Keith Richards referred to some of his adventures as an “Adult Disneyland”. Reading his autobiography i
A Reading-Ride through an Adult Disneyland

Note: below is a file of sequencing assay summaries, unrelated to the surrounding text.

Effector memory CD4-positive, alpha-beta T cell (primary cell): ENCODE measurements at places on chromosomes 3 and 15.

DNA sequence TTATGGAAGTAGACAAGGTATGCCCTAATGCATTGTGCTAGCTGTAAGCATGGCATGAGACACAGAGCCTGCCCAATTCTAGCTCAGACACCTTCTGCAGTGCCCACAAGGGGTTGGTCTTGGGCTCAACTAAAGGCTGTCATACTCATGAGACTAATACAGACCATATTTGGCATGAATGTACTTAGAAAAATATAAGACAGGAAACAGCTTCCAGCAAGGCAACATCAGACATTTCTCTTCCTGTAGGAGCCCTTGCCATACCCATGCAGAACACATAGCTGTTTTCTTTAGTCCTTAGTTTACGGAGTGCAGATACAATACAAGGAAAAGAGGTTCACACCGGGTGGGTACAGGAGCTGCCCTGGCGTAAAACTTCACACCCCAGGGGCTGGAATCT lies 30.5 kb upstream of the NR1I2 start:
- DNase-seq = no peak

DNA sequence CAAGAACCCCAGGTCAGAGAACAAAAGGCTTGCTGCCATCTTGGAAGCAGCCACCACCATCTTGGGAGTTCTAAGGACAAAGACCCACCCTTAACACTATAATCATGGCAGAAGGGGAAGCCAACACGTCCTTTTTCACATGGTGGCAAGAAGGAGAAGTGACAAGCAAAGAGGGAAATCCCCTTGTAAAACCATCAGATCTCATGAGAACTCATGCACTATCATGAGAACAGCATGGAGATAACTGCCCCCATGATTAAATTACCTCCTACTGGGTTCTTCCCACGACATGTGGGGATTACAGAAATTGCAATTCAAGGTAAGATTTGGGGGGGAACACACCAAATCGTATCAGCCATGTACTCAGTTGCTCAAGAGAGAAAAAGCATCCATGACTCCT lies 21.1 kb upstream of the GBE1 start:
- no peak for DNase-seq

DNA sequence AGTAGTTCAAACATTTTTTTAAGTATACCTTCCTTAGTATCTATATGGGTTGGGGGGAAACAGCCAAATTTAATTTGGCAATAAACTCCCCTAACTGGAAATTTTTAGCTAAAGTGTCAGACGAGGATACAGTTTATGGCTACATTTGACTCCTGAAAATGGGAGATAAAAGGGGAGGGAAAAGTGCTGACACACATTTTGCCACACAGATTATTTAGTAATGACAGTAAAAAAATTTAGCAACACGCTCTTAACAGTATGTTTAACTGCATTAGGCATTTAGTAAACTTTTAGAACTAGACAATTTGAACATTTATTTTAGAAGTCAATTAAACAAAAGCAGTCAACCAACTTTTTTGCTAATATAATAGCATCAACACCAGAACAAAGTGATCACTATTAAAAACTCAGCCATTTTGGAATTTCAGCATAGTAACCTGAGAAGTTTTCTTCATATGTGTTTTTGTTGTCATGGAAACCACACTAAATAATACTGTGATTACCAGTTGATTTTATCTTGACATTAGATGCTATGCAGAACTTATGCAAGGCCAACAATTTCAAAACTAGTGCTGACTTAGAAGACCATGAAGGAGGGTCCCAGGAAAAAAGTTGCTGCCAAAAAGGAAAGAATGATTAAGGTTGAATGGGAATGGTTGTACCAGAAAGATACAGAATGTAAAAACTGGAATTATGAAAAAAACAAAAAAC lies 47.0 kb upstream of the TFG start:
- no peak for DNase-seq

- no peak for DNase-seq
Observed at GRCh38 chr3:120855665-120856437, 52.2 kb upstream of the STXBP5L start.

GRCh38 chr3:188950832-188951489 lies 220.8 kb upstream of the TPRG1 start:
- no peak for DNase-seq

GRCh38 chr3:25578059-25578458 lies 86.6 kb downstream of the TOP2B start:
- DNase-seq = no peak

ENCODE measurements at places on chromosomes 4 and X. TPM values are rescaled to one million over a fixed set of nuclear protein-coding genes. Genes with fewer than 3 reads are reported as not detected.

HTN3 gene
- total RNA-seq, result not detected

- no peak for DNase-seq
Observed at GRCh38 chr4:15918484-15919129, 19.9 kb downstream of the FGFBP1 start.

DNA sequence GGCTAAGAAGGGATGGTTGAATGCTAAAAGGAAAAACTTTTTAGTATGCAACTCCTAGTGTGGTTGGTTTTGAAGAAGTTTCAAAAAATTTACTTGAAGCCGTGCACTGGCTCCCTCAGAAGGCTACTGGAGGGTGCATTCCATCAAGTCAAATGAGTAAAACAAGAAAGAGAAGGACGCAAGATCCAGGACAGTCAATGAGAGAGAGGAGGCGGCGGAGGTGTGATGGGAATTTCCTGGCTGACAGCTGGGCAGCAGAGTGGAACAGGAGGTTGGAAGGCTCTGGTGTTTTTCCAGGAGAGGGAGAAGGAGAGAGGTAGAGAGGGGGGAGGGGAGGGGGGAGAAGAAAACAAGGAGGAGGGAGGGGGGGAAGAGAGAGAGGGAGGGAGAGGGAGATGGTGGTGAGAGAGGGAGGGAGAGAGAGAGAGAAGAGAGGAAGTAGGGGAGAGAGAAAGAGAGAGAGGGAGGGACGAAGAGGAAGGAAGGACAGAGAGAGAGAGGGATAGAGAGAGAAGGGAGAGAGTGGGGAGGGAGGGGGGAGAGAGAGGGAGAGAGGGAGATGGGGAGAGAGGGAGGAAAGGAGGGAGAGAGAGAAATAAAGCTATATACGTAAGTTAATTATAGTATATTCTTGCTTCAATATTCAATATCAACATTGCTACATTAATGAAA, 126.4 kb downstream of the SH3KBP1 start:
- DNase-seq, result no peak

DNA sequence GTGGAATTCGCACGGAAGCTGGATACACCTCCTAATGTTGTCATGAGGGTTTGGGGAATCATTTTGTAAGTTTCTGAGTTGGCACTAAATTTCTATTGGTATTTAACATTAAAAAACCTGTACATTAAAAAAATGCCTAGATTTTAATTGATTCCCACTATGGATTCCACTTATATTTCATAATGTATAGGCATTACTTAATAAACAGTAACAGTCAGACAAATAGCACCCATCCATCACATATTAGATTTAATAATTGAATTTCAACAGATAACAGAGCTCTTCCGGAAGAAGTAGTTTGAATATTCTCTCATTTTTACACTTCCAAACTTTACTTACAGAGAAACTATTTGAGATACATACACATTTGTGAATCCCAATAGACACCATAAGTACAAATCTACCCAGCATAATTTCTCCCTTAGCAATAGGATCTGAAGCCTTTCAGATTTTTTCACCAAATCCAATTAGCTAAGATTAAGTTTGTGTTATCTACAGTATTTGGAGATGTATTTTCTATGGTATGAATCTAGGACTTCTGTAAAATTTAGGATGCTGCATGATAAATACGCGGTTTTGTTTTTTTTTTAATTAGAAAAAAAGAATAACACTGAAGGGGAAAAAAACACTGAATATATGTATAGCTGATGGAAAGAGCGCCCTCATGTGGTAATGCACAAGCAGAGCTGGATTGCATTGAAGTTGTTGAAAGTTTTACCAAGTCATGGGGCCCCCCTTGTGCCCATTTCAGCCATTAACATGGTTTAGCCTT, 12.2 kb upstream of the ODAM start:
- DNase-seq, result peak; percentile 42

Keith Richards referred to some of his adventures as an “Adult Disneyland”. Reading his autobiography is like vicariously taking an adult Disneyland out-of-control life-ride. The reader is in a safe environment, he knows he cannot get hurt, or hurt anyone else, and a sane and thoughtful person will never want to take this ride, in reality. The reader experiences a dangerous, out of control and, at times, hurtful and uncaring ride. Many of Richards’s friends, family and girlfriends took the brunt of Keith’s life. Those close to him died, went to jail, got neglected, became addicts or had mental problems. Richards speculates throughout the book how he was able to survive when so many others did not. By his own admission, he does not really know. The autobiography is an honest attempt at conveying Richards’ life. It is down to earth and holds the readers interest, at times it is like reading the accounts of a train wreck. Richards contributed much to the music world. While he will not receive any awards for contributions to humanity, beyond his music, especially during the years of heavy drug use, he experienced the life of his generation in his way and on his own terms I “read” the book as an audio book. It is well done and creative. The words jump to life. The readers are Johnny Depp and Joe Hurley, with a very short intro from Richards and he reads the last chapter. Johnny Depp is the reader through Richards’ saner, controlled and informative years and again during the time frame of the later years after Richards cleaned up. Depp is more reserved, but, interesting. When Richards begins to find (and lose) his inner-self and his life direction goes out of control, Hurley takes over. At first, Hurley put me off. Hurley attempts to approximate Richards speech. When he reads, as Richards, he uses a heavily slurred, substance-influenced sounding English accent. It is almost comical. I came to realize Richards really does sound this way. As other contributors to the book provide testimonial Hurley uses their accent of origin; Texan, southern, etc to read the testimonials. Hurley puts emotion, his own touches, and very high energy into the reading. The style of reading is very effective. It gives the book an additional dimension and brings it to life. I came to enjoy Hurley’s reading of the book. It fit the book, as well as Richards’ song writing and guitar playing fit the Rolling Stones. I suspect the choice, placement and style of readers was an intentional creative contribution by Richards to the audio book. I read that he handpicked the readers. The book’s narrative becomes more conversational and less and less formal as the autobiography develops. As the book hits its stride, in the middle, the reader will feel as though they are sitting in Richards’ living room listening to him tell you his life story from memory, as he winds his way through stories, tangential thoughts, opinions, insights and speculation. The story of his life is larger than life and outrageous. It is the life that someone may chose to live had they decided to never grow up, never mature but could still find a way to earn a living. His early and mid-life is the story of a drug crazed oppositional and defiant Peter Pan. In his later years he becomes an overindulged, easy-to-anger, temperamental artist used to getting his own way. He develops a following of people who become close to him, in spite of his peculiarities. His relationship with Jagger is one of the more interesting aspects of the book and can and will be analyzed by Rolling Stone’s fans for a long time. The book has many dimensions. Those people (I am not one of them) who are music experts or musicians have many very interesting insights in Richards’ development as a musician. He gives the reader a great course on his style of guitar playing. He also provides detailed insight into how he goes about writing music. Rock-and-roll experts get insight, from Richards’ prospective, on the development of the Rolling Stones, his relationship with Jagger and other band-mates, rock-and-roll birth and lore, and Richards’ musical inspirations. Cultural historians get a perspective, of an important insider, of the 60’s culture. They receive insight into rock-and-roll contributions to the culture; how it all fit into the politics and crazy changes of the times. They learn about Richards’ view of other musical greats he came to know. This book is destined as an historical reference used by social, cultural and anthropology historians for many decades. For a regular reader, like me, the autobiography is a simultaneous enjoyable and disturbing read. I try not to judge Richards, although the lack of care he provides to his children he had with Anita is very disturbing. Like many parts of the book he attempts to rationalize his care of his two older children, but it comes across as superficial. His conclusion is they came out ok, so it must not have been all that bad for them. His life-decisions are not what I would choose if I were he. Perhaps if I were Richards and had his talent, by not choosing his direction, I would have not achieved his success, either. It may all go part-and-parcel together. As in all autobiographies, it is impossible to differentiate the author’s personal distortions from fact. He provides a healthy dose of self-justification and rationalization. He also provides a small amount of self-critique and criticism. I hope more impressionable readers will get the insight of the heavy drug use in the appropriate context. At many times Richards romanticizes its use. He also conveys that it was essential to keep functioning in his crazy Rolling Stone-induced world. He is honest about its detrimental effects and difficulty to get clean but he gives far more book-time to the romance and need of its use. He conveys a basic message of drugs, which if used “correctly”, should not be harmful, at least to him. Richards wavers over whether he used drugs correctly or not. He sees the countless times of capture by police as a vendetta against him, the Rolling Stones or rock-and-roll or his generation. He misses the point; that they were all captures for suspicion of illegal substances. Captures, almost all the time, in which he did have illegal substances in his possession. He sees use of his fame and contacts to get out of trouble, even when caught with drugs, as a deserved victory over the “man”, as opposed to a privilege reserved for the few and the elite. He appears blind to the hypocrisy of his logic and actions in regards to the use of drugs and his view of the law and police. He doesn’t connect the dots that his perceived harassment by the police departments, throughout the world, all, “magically”, stopped when he stopped using hard drugs. He is a few of the lucky drug abusers that survived, by the-skin-of-his-teeth. He left a trail of other people who were hurt by his drug abuse and his drug induced influence on them. His attempts to rationalize this behavior come across, to me, as thin, often transparent, excuses, self indulgent, self-serving and narcissistic. It is impossible to know if that is what Richards is really like, without knowing him directly. As Richards admits, each person chose their own way to deal with their crazy success and each person chose their own addictions to cope. Richards’ insight is that Jagger chose fame as his addiction and Richards chose drugs. Richards devotes nearly two thirds of his book to his drug crazed 10 years. The remaining one third was devoted to the rest of his life. It appears he believes the heavy drug years were more interesting then the rest of his life. The 60s were a transformative time, the Rolling Stones and Keith Richards were a vital part of the era. This autobiography gives an important look at these contributions and Keith Richards, as a musician, person and his unintentional and personally unwanted cultural leadership of a generation. The book is an interesting “ride”; take it at your own risk.